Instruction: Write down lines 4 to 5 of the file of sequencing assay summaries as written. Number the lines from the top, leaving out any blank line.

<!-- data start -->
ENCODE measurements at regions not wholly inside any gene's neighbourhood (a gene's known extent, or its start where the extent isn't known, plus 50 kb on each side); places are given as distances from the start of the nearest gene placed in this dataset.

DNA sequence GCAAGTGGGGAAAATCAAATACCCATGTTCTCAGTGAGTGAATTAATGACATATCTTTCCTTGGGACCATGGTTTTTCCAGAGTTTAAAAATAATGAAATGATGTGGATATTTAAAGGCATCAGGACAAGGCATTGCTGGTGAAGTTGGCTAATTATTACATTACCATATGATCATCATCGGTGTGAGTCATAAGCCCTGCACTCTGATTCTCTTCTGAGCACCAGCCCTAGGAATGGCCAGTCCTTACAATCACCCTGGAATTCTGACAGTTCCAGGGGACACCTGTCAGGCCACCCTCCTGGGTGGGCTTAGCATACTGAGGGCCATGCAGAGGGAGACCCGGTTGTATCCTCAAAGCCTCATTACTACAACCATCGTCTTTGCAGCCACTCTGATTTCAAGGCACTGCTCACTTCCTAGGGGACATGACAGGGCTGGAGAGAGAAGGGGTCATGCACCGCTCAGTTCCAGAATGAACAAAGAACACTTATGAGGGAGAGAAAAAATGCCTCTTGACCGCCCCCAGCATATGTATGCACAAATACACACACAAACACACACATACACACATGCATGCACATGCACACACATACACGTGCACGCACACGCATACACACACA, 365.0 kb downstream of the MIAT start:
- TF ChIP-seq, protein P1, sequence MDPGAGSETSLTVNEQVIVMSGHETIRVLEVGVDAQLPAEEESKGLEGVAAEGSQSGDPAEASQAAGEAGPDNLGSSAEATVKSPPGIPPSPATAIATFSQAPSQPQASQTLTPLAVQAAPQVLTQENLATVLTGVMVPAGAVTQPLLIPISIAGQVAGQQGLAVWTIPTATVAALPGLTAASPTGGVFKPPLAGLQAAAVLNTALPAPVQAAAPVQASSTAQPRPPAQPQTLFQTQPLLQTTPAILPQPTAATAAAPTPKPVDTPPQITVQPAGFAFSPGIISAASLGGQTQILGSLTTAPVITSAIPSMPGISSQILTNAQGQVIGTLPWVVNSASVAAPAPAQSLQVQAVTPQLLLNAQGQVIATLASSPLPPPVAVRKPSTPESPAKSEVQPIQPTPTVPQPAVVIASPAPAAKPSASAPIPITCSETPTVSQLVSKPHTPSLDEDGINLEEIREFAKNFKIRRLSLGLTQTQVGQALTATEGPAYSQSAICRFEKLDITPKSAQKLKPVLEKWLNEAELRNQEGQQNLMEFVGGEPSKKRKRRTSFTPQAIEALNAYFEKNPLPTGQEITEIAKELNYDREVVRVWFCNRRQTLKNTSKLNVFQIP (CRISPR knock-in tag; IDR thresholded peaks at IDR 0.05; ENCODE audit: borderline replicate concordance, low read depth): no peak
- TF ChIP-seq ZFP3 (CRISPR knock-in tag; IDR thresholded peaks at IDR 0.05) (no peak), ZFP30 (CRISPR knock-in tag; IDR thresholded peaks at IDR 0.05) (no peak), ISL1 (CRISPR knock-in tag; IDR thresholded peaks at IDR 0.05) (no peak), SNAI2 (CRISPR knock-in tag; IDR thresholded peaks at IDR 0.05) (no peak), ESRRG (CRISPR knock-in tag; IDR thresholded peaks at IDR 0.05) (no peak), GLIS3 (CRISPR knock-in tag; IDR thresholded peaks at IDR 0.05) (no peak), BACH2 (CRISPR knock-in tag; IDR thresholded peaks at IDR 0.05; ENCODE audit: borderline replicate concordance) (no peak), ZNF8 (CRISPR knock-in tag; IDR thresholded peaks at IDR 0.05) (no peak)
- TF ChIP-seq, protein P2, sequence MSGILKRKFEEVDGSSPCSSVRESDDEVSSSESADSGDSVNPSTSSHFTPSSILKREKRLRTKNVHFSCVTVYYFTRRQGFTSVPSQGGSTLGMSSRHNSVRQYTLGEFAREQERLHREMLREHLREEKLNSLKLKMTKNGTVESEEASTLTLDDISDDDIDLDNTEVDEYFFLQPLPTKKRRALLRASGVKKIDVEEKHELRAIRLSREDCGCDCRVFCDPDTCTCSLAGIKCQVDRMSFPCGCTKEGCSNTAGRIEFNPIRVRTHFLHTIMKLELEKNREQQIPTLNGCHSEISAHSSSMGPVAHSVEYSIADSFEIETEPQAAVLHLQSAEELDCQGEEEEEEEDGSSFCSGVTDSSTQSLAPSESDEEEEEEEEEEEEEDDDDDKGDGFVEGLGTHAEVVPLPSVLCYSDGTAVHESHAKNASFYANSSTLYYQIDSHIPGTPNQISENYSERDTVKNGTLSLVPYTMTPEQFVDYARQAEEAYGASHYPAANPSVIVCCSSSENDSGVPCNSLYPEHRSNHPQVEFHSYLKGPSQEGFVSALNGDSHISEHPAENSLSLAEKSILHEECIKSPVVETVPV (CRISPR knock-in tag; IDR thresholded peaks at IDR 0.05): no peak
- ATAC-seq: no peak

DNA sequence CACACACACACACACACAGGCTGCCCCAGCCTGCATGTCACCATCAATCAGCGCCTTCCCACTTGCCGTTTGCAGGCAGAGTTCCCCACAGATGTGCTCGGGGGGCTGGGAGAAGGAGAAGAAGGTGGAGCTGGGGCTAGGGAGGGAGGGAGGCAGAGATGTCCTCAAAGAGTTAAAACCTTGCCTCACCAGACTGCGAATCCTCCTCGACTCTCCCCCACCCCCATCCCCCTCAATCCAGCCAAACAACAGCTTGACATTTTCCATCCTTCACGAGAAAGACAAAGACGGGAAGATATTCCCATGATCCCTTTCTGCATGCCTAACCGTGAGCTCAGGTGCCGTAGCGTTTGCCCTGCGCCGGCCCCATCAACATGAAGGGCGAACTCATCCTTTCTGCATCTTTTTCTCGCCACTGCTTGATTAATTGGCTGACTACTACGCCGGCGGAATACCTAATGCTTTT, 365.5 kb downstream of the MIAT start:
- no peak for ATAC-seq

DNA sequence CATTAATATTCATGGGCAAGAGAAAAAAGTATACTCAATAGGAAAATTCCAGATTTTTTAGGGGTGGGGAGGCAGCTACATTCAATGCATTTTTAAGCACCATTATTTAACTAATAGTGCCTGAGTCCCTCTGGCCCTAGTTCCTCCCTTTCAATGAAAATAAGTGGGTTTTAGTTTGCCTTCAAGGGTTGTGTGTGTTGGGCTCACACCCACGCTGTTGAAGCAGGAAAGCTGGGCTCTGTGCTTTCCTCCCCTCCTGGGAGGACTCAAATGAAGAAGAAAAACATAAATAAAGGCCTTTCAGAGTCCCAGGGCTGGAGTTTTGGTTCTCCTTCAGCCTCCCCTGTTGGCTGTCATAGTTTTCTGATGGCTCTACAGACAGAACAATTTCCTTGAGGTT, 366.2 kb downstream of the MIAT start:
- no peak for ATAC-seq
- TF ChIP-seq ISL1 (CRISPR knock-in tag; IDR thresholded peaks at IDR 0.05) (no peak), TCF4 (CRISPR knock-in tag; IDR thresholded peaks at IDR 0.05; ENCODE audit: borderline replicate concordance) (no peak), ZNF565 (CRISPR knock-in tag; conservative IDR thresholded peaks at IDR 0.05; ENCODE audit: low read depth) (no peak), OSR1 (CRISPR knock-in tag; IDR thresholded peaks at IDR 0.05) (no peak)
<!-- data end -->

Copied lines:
- TF ChIP-seq ZFP3 (CRISPR knock-in tag; IDR thresholded peaks at IDR 0.05) (no peak), ZFP30 (CRISPR knock-in tag; IDR thresholded peaks at IDR 0.05) (no peak), ISL1 (CRISPR knock-in tag; IDR thresholded peaks at IDR 0.05) (no peak), SNAI2 (CRISPR knock-in tag; IDR thresholded peaks at IDR 0.05) (no peak), ESRRG (CRISPR knock-in tag; IDR thresholded peaks at IDR 0.05) (no peak), GLIS3 (CRISPR knock-in tag; IDR thresholded peaks at IDR 0.05) (no peak), BACH2 (CRISPR knock-in tag; IDR thresholded peaks at IDR 0.05; ENCODE audit: borderline replicate concordance) (no peak), ZNF8 (CRISPR knock-in tag; IDR thresholded peaks at IDR 0.05) (no peak)
- TF ChIP-seq, protein P2, sequence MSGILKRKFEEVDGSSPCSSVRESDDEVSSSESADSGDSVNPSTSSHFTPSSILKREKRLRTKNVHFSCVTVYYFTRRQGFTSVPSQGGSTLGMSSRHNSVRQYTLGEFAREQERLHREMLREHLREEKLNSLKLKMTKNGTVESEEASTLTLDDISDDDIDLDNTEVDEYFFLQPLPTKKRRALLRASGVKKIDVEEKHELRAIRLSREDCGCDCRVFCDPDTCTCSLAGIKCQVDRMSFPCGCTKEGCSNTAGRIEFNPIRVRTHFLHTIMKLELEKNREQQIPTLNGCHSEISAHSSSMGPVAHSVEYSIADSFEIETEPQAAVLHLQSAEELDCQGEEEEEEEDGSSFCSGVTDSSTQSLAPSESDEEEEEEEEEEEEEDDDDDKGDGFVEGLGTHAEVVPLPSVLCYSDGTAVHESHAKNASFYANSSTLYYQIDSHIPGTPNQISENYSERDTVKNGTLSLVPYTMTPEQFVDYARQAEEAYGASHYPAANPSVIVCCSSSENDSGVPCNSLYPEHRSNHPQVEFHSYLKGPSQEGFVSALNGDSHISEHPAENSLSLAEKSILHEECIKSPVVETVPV (CRISPR knock-in tag; IDR thresholded peaks at IDR 0.05): no peak